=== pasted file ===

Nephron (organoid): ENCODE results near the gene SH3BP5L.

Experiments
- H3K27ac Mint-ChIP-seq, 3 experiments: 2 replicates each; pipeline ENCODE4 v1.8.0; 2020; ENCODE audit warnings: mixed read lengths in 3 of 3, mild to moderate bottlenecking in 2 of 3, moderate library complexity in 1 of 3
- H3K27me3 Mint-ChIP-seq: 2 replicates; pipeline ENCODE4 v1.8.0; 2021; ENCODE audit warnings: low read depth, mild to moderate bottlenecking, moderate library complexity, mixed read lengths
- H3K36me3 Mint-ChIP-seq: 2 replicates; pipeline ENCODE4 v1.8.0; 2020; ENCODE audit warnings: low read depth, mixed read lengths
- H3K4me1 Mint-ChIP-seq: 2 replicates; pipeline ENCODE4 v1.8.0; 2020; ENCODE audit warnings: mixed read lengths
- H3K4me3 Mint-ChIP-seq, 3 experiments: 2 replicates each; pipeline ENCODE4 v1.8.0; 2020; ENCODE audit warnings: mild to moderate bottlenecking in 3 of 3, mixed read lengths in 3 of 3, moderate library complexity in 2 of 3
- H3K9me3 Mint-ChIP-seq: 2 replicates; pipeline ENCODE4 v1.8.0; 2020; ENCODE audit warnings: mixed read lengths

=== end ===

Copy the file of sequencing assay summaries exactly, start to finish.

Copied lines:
Nephron (organoid): ENCODE results near the gene SH3BP5L.

Experiments
- H3K27ac Mint-ChIP-seq, 3 experiments: 2 replicates each; pipeline ENCODE4 v1.8.0; 2020; ENCODE audit warnings: mixed read lengths in 3 of 3, mild to moderate bottlenecking in 2 of 3, moderate library complexity in 1 of 3
- H3K27me3 Mint-ChIP-seq: 2 replicates; pipeline ENCODE4 v1.8.0; 2021; ENCODE audit warnings: low read depth, mild to moderate bottlenecking, moderate library complexity, mixed read lengths
- H3K36me3 Mint-ChIP-seq: 2 replicates; pipeline ENCODE4 v1.8.0; 2020; ENCODE audit warnings: low read depth, mixed read lengths
- H3K4me1 Mint-ChIP-seq: 2 replicates; pipeline ENCODE4 v1.8.0; 2020; ENCODE audit warnings: mixed read lengths
- H3K4me3 Mint-ChIP-seq, 3 experiments: 2 replicates each; pipeline ENCODE4 v1.8.0; 2020; ENCODE audit warnings: mild to moderate bottlenecking in 3 of 3, mixed read lengths in 3 of 3, moderate library complexity in 2 of 3
- H3K9me3 Mint-ChIP-seq: 2 replicates; pipeline ENCODE4 v1.8.0; 2020; ENCODE audit warnings: mixed read lengths